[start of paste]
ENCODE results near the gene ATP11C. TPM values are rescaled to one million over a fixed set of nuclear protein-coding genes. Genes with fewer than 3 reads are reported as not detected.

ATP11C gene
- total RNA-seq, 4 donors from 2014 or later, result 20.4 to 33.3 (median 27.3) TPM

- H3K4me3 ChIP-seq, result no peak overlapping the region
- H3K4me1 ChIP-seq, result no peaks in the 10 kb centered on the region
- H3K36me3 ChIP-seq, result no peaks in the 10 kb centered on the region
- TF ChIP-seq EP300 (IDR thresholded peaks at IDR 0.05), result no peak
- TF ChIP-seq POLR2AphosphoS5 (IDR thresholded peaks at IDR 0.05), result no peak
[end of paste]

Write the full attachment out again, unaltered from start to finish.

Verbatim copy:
ENCODE results near the gene ATP11C. TPM values are rescaled to one million over a fixed set of nuclear protein-coding genes. Genes with fewer than 3 reads are reported as not detected.

ATP11C gene
- total RNA-seq, 4 donors from 2014 or later, result 20.4 to 33.3 (median 27.3) TPM

- H3K4me3 ChIP-seq, result no peak overlapping the region
- H3K4me1 ChIP-seq, result no peaks in the 10 kb centered on the region
- H3K36me3 ChIP-seq, result no peaks in the 10 kb centered on the region
- TF ChIP-seq EP300 (IDR thresholded peaks at IDR 0.05), result no peak
- TF ChIP-seq POLR2AphosphoS5 (IDR thresholded peaks at IDR 0.05), result no peak